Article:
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U.S. and Nigeria's future: The futulity of political band-aids

By Prof. CHIMALUM NWANKWO

This commentary is Special and Exclusive to
USAfrica The Newspaper, Houston
USAfricaonline.com and NigeriaCentral.com


Nigerians are tired of hearing the clownish and deceptive voices of the victors of the politics of poverty, the politics of division, the politics of the mad animal in most Nigerian's heart.... The politics of the Obasanjo regime appears now to count or hope on magic and extra-terrestial intervention. How else can one describe it? As an alternative to paying attention to the pulse of that country and the loud cries for an African family gathering, that hope is sad and pathetic. But one thing remains clear. There always comes a time when the billows of national crisis rise in its tragic intensity beyond the point where such reckless and inappropriate expletives will not do because it is clear to both dummy and wise guy that it will not do. One hopes that America really believes in its friendship with Nigeria, firmly enough to begin now to think of more serious help, before the terminal illness of a friend takes that irreversible grave corner, beyond band-aids.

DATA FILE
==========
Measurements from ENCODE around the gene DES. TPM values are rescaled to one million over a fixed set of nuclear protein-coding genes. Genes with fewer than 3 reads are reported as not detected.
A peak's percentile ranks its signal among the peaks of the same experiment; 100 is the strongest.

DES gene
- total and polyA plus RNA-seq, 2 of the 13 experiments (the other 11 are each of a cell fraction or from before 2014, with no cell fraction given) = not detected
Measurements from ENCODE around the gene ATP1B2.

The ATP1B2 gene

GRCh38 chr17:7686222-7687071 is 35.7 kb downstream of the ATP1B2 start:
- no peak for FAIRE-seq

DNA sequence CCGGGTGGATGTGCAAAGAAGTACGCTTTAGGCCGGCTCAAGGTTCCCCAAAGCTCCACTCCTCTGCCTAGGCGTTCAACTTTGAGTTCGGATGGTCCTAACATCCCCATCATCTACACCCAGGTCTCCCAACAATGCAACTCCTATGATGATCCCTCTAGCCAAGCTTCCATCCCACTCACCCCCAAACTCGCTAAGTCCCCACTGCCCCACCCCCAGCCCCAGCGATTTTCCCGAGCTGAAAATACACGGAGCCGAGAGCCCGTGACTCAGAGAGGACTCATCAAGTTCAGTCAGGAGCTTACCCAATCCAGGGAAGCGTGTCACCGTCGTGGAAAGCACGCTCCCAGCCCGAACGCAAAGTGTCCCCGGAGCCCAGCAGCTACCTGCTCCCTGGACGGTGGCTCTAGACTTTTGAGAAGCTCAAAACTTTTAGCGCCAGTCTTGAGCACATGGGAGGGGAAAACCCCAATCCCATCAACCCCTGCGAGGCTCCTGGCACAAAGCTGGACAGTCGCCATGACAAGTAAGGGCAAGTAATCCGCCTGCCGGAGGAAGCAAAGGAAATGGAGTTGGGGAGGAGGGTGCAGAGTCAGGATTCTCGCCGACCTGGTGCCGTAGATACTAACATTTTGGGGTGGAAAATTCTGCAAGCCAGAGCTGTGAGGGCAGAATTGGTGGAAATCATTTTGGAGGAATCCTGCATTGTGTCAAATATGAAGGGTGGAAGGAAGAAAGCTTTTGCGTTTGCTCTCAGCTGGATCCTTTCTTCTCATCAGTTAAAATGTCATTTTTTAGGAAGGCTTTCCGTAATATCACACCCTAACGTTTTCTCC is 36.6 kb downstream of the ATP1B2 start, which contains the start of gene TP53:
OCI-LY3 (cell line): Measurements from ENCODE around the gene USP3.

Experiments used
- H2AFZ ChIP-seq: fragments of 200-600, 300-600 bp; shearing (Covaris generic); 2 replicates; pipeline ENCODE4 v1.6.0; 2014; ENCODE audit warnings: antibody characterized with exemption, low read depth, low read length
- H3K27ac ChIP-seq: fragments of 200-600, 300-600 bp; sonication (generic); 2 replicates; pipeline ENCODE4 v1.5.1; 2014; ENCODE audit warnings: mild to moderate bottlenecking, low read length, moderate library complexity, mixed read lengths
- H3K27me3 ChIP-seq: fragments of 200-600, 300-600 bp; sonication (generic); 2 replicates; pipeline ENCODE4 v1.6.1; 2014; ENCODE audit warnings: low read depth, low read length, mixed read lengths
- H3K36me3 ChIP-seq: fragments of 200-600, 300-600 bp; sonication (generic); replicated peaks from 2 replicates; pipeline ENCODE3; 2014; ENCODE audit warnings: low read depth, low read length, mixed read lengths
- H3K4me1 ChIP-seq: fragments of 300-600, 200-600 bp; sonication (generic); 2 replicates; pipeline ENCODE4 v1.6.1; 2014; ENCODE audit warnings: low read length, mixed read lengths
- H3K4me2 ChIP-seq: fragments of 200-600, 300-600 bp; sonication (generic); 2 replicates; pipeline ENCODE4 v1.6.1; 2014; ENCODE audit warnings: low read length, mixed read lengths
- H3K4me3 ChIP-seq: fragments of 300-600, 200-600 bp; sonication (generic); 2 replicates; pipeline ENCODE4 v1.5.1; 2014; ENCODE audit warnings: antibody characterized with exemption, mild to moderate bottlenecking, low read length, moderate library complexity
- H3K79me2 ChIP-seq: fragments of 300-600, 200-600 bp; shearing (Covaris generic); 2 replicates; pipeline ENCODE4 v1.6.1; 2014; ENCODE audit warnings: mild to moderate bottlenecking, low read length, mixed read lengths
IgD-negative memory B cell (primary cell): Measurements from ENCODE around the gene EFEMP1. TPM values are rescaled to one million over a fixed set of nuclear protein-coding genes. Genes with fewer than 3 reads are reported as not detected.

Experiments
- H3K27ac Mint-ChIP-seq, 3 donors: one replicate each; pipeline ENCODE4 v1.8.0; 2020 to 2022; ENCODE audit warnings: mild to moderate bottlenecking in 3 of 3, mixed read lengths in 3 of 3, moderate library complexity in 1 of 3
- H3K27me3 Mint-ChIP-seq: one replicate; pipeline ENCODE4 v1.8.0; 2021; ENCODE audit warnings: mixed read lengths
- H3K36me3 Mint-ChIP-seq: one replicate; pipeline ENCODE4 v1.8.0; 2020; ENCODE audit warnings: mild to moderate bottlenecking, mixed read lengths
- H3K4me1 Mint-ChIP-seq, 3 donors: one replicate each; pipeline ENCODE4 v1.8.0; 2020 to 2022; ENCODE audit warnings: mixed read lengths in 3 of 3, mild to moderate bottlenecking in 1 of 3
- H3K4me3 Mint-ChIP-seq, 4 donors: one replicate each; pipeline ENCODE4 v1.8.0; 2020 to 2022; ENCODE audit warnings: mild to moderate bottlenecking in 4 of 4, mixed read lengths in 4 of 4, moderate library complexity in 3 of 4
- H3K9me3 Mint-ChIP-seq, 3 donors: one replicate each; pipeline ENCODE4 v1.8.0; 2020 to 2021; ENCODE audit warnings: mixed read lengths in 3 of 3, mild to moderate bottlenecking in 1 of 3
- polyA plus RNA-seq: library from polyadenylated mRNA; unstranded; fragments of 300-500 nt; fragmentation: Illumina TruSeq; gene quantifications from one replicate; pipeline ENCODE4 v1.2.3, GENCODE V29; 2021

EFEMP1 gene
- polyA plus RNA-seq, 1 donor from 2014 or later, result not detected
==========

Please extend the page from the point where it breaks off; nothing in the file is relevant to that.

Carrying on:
It is nice to know that there is what we might just call a curious military relationship between Nigeria and America, and that the whole arrangement is there to help protect and nurture an inchoate democracy. It is also nice to know that America probably helps to speak out and act in wise and necessary political surreptition on behalf of Nigeria, because godfatherism helps in circles where if you do not have money, you better have wealthy friends. So it is nice to know that Nigeria has America for a friend, a wealthy friend.

If it is nice to know these things, it is also equally nice to understand that one of the unwritten rules of deep friendships is that good friends will always call each other secretly or discretely, without any embarrassing public show, to counsel the other to mend his or her ways.

You do not wait for things to become bad before seeking help. At that point, things could either spin out of control or indeed cost very much more to fix to reverse things to normalcy.